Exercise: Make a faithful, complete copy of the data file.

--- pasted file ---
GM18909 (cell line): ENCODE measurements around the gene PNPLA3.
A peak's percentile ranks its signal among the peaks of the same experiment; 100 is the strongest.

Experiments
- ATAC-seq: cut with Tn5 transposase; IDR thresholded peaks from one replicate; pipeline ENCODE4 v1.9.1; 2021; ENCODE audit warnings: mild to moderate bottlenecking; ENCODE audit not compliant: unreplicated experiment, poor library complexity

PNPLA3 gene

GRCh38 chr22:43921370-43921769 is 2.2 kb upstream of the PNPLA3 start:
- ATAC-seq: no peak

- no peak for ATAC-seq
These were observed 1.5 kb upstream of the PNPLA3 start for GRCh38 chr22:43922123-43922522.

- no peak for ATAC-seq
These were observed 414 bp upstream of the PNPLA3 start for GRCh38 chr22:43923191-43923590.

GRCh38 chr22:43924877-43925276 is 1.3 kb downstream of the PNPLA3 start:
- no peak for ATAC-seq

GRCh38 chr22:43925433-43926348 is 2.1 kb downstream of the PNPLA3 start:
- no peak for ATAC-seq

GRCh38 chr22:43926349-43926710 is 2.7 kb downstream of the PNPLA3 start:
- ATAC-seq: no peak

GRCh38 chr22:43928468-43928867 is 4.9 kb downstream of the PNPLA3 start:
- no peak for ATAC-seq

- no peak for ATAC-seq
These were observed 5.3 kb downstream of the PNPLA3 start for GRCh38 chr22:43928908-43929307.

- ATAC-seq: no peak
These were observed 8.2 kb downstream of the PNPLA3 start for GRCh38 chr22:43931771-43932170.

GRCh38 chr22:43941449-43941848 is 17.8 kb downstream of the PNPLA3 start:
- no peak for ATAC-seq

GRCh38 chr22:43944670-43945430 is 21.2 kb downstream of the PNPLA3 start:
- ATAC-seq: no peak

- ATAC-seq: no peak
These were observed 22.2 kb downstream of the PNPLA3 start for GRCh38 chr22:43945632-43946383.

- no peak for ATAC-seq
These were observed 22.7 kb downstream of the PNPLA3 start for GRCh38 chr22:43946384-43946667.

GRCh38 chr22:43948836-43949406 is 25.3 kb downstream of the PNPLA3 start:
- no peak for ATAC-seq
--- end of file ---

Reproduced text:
GM18909 (cell line): ENCODE measurements around the gene PNPLA3.
A peak's percentile ranks its signal among the peaks of the same experiment; 100 is the strongest.

Experiments
- ATAC-seq: cut with Tn5 transposase; IDR thresholded peaks from one replicate; pipeline ENCODE4 v1.9.1; 2021; ENCODE audit warnings: mild to moderate bottlenecking; ENCODE audit not compliant: unreplicated experiment, poor library complexity

PNPLA3 gene

GRCh38 chr22:43921370-43921769 is 2.2 kb upstream of the PNPLA3 start:
- ATAC-seq: no peak

- no peak for ATAC-seq
These were observed 1.5 kb upstream of the PNPLA3 start for GRCh38 chr22:43922123-43922522.

- no peak for ATAC-seq
These were observed 414 bp upstream of the PNPLA3 start for GRCh38 chr22:43923191-43923590.

GRCh38 chr22:43924877-43925276 is 1.3 kb downstream of the PNPLA3 start:
- no peak for ATAC-seq

GRCh38 chr22:43925433-43926348 is 2.1 kb downstream of the PNPLA3 start:
- no peak for ATAC-seq

GRCh38 chr22:43926349-43926710 is 2.7 kb downstream of the PNPLA3 start:
- ATAC-seq: no peak

GRCh38 chr22:43928468-43928867 is 4.9 kb downstream of the PNPLA3 start:
- no peak for ATAC-seq

- no peak for ATAC-seq
These were observed 5.3 kb downstream of the PNPLA3 start for GRCh38 chr22:43928908-43929307.

- ATAC-seq: no peak
These were observed 8.2 kb downstream of the PNPLA3 start for GRCh38 chr22:43931771-43932170.

GRCh38 chr22:43941449-43941848 is 17.8 kb downstream of the PNPLA3 start:
- no peak for ATAC-seq

GRCh38 chr22:43944670-43945430 is 21.2 kb downstream of the PNPLA3 start:
- ATAC-seq: no peak

- ATAC-seq: no peak
These were observed 22.2 kb downstream of the PNPLA3 start for GRCh38 chr22:43945632-43946383.

- no peak for ATAC-seq
These were observed 22.7 kb downstream of the PNPLA3 start for GRCh38 chr22:43946384-43946667.

GRCh38 chr22:43948836-43949406 is 25.3 kb downstream of the PNPLA3 start:
- no peak for ATAC-seq